“Lenders have raised their minimum credit scores and lowered their loan-to-value or leverage amounts,” Ohlbaum says.
The definition of excellent credit may vary by lender, as does the required down payment amount. But generally, a FICO score of 800 or above is considered excellent. And you’ll typically need a down payment of at least 20% to qualify.
“The folks getting these loans are those who weren’t impacted, or as impacted, by the pandemic in the sense of getting furloughed or laid off,” Kan says. “These are people who are more likely to be able to work remotely and still make the same amount of money they’ve always made. It’s a different segment of the market.”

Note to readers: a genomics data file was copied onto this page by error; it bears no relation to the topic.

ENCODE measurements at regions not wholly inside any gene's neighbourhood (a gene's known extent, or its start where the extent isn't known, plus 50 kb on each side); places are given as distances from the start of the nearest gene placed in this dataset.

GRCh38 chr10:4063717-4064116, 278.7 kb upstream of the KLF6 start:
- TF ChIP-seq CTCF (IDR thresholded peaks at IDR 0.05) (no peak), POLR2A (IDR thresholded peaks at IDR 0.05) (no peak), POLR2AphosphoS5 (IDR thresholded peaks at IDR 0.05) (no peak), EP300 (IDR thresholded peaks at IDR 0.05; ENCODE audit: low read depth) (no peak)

Jumbo loan rates
Along with rates on conforming mortgages, rates on jumbos have been steadily declining. The average rate on a 30-year, fixed-rate jumbo mortgage was 3.81% last week, according to Bankrate’s weekly national survey of mortgage rates.
Notably, you’ll pay more right now for a jumbo mortgage (if you can get one) than you will for a conforming loan. But that hasn’t been the case for several years. Since mid-2013 up until early this year, jumbo loan rates remained lower than conforming rates, according to the MBA. Now that’s flipped.
This reverse further points to market tightening and the overall availability of cash to lend on the part of the banks, Kan says.
With the lower rate for conventional loans, it might make sense for people with the financial means to make a down payment on their home that’s large enough to bring the loan into conforming territory. This would also ease the burden of meeting the more-stringent credit and debt ratios that many jumbo lenders are requiring.